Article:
We often assume that Creation was about the same when humans arrived in North America sometime between 21,000 and 23,000 years ago. During the last ice age (driven by the Milankovitch Cycle), when sea levels were as much as 400 feet lower than present, humans migrated from Siberia across the land mass now called Beringia – a broad land corridor connecting Asia with North America. Beringia was a shrub tundra ecosystem that provided livable habitat for the human community as it moved eastward and then south along the western North American coast. As the climate warmed and the glacial ice retreated, sea levels rose, eventually submerging Beringia – but humans were now in North America.

But what did these early humans encounter? As humans moved south into warmer climates, they faced creatures that might “shiver your timbers”. The megafauna – animals that dominated Europe, Asia, and North/South America during the Pleistocene were mammal species weighing more than 100 pounds (45 kg). Can you imagine living in Washington State today with mastodon, wooly mammoth, giant short-faced bear, saber-toothed cat, dire wolf, Harlan’s ground sloth, yesterday’s camel, western horse, giant beaver, American zebra, American lion, ancient bison and many more. It was a far different world than we experience today. And it was only a few thousand years ago!

There has been much written about the disappearance of the megafauna. Indeed two-thirds of Earth’s large mammal species outside of Africa disappeared at the end of the last ice age. An interesting recent publication “Science” (18 August 2023) is titled “Pre-Yunger Dryas Megafaunal Extirpation at Rancho La Brea Linked to fire-driven State Shift”. It focused on seven species of megafauna trapped in the la Brea tar pits in California. What factor(s) drove these species to extinction has been long debated. The two principal suggestions have been climate change and the overkill hypothesis driven by human hunting. Indeed, human predation has been verified by projectile points embedded in bones (see included image). Low reproductive rates characterized the megafauna. Even a small but significant increase in the death rate in species faced with climate change could have tipped the scale, resulting in eventual extinction. As the large herbivores went, so did the large carnivores.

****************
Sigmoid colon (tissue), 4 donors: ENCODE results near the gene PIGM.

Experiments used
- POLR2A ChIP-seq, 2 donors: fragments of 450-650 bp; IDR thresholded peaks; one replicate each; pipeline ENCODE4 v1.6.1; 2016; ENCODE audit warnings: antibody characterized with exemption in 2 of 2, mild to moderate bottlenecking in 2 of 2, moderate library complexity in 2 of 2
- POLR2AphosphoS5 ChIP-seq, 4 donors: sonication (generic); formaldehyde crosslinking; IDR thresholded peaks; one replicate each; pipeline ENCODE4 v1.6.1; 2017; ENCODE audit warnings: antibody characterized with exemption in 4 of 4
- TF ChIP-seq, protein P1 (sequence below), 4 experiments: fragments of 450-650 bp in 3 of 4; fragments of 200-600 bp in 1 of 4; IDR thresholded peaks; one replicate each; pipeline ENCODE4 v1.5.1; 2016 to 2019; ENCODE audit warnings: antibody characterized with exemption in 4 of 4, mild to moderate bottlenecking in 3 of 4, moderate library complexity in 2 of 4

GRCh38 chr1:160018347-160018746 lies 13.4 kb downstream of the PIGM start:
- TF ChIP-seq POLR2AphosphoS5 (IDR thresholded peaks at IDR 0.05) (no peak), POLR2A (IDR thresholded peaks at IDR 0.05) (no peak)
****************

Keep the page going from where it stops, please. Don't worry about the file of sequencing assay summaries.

But the 18 August 2023 science paper suggests a new extinction driver, at least for the region around La Brea. 15,000 years ago, the climate was moist and cool, with a landscape dominated by juniper and oak that provided suitable habitat for the many species of local megafauna. About 13,000 years ago, as the climate warmed, the region became significantly drier. Over a period of approximately 300 years, a “state shift” in the dominant ecosystem took place. The oak-juniper woodland was replaced by chaparral, a shrubland fire-prone plant now characteristic of the region. The change in dominant vegetation is recorded in the pollen found in lake-bottom sediments. But another clue is also present – an abundance of charcoal from massive fires that spread across the landscape. Were the fires lightning caused? Or were they human-caused in the progressively drier landscape possibly to drive prey as commonly done by later native North Americans to obtain deer, elk, and bison? The role of humans remains unclear. In the much drier landscape, fire spread rapidly and played a driving role in the regional ecosystem shift. The overkill hypothesis remains possible as earth enters the sixth major extinction episode. That will be the topic of a coming Creation’s Corner.

See the photo of a tooth cast from a La Brea sabretooth cat that preyed on the megafauna herbivores.

— Joe Sheldon

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